eq EqualTo A comparison operator meaning Java "equals to" condition
gt GreaterThan A comparison operator meaning greater than.
ge GreaterThanOrEqual A comparison operator meaning greater than or equal to.
in InCollection A comparison operator meaning in the collection given as an argument
lt LessThan A comparison operator meaning less than.
le LessThanOrEqual A comparison operator meaning less than or equal to
ilike ILike A regular expression matcher. "?" and "*" may be used. Note that placing a wildcard in front of the expression will cause a table scan. ILike is always case insensitive.
isNull IsNull Tests whether the value of attribute with given name is null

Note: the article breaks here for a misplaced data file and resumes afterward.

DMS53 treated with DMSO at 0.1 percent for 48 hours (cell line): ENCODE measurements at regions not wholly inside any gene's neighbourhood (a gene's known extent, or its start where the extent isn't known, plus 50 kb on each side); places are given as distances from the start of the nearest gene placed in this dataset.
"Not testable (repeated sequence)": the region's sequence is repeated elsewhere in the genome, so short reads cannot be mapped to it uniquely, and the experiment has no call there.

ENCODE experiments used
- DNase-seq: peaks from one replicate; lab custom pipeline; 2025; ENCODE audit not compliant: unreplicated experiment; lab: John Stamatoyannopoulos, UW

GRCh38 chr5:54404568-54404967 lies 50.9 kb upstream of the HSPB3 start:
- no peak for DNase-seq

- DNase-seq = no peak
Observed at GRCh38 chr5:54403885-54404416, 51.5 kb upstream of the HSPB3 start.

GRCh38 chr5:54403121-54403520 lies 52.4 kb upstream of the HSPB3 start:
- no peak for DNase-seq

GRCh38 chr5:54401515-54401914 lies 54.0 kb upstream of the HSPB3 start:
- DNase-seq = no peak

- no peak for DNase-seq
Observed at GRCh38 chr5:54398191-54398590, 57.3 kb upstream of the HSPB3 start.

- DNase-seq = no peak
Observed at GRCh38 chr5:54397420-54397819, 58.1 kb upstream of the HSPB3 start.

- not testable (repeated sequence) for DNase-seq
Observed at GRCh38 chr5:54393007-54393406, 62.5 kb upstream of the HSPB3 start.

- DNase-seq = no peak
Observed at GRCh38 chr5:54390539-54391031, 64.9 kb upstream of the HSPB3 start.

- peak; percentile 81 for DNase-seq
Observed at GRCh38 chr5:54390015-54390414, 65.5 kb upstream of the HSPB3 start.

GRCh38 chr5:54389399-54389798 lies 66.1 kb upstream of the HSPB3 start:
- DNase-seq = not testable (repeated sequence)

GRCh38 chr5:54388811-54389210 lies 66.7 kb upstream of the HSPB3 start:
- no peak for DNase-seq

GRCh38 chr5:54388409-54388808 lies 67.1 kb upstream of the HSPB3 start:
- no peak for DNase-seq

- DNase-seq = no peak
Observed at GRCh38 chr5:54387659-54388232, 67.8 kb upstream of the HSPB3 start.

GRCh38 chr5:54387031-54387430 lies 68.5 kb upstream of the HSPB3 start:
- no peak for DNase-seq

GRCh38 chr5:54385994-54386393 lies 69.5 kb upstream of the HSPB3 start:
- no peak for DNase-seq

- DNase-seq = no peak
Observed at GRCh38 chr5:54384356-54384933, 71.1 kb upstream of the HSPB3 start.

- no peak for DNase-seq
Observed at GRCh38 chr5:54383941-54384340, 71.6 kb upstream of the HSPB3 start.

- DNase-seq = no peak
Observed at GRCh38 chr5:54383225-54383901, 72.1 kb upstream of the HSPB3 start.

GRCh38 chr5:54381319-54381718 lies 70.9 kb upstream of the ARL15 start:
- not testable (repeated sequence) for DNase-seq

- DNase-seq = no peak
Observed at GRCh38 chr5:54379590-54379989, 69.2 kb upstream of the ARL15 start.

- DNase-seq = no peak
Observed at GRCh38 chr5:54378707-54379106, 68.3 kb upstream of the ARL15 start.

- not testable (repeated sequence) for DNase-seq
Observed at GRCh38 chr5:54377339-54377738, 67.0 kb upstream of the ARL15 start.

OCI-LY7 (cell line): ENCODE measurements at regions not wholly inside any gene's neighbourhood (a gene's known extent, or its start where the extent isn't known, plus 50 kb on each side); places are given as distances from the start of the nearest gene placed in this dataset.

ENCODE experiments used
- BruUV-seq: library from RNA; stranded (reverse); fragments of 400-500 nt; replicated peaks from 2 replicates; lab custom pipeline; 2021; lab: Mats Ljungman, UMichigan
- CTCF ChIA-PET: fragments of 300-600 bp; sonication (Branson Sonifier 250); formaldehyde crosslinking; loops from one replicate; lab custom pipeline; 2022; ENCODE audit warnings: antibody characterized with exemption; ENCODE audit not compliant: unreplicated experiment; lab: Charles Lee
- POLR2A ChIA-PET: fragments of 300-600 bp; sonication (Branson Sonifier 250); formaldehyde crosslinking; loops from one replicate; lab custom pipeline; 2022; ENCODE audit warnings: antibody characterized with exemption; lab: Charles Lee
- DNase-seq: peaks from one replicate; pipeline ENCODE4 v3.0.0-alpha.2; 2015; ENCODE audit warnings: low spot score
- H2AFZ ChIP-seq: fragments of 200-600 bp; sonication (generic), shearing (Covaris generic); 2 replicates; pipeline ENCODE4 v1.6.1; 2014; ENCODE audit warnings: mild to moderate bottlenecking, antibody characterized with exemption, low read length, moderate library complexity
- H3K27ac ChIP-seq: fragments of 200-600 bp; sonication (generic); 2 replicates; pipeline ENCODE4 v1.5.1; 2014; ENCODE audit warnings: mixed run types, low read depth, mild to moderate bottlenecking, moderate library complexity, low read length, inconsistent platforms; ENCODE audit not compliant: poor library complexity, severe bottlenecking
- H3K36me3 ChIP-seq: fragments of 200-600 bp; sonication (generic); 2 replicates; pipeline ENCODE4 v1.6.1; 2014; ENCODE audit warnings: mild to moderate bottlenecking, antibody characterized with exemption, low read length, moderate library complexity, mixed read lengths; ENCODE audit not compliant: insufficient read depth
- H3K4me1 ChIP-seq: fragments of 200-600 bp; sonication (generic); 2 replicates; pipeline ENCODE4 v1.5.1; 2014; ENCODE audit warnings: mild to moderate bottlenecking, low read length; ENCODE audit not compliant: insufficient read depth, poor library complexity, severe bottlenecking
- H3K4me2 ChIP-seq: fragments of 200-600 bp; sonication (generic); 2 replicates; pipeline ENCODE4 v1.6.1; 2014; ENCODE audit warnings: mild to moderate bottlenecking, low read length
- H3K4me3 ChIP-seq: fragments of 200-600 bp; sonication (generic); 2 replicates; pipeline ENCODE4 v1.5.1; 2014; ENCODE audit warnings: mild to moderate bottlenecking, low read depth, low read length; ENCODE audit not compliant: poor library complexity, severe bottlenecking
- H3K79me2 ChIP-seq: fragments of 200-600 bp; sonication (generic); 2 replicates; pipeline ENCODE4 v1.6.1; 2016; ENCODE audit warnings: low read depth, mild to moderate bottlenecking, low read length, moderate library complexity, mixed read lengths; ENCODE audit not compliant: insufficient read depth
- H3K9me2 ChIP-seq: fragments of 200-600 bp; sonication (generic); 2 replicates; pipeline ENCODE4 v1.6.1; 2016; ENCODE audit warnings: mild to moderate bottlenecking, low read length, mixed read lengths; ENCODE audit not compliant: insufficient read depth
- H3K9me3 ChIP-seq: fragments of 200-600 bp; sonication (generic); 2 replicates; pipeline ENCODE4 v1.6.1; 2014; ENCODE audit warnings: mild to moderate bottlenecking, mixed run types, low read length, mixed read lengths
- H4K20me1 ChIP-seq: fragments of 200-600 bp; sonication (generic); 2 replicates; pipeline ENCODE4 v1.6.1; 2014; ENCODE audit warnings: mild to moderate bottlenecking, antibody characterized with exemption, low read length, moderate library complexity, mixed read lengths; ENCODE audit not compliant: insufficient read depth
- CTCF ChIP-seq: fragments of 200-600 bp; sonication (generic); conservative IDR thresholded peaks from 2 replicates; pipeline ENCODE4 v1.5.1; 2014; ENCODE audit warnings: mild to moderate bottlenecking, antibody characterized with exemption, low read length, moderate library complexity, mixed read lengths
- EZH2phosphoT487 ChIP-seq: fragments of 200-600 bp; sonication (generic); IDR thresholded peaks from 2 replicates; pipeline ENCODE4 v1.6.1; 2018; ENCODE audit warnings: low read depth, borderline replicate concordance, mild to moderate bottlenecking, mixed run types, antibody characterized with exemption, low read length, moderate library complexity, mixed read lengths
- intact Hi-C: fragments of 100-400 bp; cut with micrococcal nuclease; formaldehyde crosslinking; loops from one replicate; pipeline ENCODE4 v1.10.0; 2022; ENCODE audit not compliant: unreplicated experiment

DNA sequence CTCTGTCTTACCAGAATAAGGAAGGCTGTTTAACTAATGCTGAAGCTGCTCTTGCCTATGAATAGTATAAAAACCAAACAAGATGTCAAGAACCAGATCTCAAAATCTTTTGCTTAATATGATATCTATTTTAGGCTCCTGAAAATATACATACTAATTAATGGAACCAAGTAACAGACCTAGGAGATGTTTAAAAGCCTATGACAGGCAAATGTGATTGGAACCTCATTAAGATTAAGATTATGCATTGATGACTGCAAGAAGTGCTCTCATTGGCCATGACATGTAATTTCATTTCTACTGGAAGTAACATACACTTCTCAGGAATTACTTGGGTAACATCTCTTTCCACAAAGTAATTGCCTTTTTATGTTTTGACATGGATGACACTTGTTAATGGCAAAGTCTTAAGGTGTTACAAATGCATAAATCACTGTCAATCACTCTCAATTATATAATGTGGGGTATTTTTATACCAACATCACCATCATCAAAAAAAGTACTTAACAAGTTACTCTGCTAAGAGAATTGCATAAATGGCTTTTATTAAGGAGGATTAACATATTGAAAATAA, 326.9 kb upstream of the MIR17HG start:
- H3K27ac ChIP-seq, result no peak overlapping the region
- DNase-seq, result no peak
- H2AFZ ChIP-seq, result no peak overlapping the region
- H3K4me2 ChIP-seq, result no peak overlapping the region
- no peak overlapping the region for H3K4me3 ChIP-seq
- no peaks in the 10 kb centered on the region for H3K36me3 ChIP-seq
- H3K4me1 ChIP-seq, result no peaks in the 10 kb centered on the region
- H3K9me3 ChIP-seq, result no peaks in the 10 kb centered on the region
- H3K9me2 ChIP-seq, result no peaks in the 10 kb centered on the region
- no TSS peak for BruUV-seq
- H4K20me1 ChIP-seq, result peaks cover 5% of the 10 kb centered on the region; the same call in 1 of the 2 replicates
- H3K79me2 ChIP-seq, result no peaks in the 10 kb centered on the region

notNull NotNull Tests whether the value of attribute with given name is NOT null
not Not The Boolean NOT logical operator
ne NotEqualTo A comparison operator meaning not the Java "equals to" condition
or Or The Boolean OR logical operator

Note: For Strings, the operators are case-insensitive.

Making Queries Immutable

By default, a query can be executed, modified, and re-executed. If end is called, the query is made immutable.

Obtaining and Organizing Query Results

Queries return a Results object that contains a list of objects of class Result. Each Element in the cache that a query finds is represented as a Result object. For example, if a query finds 350 elements, there will be 350 Result objects. However, if no keys or attributes are included but aggregators are included, there is exactly one Result present.